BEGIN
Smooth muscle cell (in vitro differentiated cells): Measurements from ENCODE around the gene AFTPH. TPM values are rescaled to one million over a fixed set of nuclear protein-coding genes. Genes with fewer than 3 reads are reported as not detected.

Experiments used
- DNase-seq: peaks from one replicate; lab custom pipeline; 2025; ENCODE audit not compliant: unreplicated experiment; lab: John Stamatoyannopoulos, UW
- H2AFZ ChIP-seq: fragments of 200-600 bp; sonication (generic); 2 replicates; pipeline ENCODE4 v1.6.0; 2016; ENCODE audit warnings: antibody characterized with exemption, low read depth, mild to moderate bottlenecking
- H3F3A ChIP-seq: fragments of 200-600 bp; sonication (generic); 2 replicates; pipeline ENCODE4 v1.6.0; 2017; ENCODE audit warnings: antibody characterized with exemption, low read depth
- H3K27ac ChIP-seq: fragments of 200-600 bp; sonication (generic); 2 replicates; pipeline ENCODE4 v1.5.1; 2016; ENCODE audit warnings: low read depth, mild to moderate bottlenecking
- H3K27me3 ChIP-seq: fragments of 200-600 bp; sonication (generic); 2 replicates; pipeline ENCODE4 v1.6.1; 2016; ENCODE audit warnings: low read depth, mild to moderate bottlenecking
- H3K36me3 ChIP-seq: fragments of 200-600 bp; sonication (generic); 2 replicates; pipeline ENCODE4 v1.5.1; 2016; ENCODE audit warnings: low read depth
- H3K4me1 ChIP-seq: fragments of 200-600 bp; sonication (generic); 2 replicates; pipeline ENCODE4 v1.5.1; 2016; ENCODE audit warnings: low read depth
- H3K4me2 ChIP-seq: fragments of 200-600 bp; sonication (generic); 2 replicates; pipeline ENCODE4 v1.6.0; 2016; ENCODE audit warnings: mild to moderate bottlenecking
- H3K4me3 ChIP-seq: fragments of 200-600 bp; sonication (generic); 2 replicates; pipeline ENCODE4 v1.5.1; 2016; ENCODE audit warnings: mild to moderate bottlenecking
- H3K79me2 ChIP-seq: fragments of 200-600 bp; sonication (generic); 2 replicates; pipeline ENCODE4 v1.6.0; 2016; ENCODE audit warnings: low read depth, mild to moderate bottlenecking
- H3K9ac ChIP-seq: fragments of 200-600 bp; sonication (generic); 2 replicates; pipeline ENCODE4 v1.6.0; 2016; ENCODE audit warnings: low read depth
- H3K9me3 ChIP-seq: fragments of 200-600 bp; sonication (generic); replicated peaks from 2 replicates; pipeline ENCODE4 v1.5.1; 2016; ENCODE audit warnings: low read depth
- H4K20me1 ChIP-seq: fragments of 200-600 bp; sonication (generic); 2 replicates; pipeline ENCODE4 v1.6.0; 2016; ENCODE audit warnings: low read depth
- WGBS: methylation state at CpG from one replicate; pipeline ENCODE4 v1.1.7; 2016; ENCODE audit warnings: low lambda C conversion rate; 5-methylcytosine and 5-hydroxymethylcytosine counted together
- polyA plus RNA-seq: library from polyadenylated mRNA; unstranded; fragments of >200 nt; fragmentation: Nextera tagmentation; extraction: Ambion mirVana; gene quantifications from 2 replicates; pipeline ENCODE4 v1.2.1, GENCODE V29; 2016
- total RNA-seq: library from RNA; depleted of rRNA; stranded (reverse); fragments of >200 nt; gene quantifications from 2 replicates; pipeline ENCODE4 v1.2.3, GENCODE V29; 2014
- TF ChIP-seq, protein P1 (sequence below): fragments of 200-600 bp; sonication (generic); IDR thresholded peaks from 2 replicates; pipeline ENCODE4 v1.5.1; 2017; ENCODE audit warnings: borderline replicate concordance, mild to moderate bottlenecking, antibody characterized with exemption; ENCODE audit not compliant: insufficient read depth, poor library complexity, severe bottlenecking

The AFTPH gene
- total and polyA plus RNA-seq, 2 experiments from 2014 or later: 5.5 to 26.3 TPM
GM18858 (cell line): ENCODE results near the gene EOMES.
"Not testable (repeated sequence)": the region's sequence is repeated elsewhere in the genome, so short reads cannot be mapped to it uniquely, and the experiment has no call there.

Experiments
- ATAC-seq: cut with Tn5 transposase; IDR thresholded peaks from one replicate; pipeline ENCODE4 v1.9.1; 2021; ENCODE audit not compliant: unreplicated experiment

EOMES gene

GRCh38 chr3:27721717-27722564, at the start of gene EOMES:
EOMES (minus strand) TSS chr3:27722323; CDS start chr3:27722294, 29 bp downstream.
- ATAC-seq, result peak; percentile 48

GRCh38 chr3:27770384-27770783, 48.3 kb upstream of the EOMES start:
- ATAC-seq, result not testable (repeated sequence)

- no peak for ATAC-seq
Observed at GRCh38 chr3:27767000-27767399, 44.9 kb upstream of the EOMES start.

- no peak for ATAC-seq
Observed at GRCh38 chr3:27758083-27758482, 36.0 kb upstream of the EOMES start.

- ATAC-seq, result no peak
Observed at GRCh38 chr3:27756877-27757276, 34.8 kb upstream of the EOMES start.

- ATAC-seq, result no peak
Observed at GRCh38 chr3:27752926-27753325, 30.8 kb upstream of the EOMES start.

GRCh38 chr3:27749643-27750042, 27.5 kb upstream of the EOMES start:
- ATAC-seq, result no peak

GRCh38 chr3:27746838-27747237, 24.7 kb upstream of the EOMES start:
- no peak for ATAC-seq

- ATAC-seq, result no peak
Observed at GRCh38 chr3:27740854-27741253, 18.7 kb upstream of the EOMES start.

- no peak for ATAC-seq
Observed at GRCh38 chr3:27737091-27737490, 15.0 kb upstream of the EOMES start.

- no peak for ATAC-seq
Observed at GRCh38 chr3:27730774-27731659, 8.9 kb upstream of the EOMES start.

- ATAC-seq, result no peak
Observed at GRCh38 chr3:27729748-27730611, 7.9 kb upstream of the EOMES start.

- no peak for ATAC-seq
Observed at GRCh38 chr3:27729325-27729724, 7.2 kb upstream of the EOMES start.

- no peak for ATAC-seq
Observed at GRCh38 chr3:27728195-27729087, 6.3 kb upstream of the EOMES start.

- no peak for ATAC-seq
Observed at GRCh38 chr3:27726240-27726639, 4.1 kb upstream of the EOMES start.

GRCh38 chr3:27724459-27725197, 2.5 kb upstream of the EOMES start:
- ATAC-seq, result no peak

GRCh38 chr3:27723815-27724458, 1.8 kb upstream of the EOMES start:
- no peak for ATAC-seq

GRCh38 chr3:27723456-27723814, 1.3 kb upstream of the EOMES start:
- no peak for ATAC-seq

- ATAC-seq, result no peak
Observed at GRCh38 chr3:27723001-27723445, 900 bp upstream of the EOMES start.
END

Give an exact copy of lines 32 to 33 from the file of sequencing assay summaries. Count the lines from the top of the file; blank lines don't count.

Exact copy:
- no peak for ATAC-seq
Observed at GRCh38 chr3:27767000-27767399, 44.9 kb upstream of the EOMES start.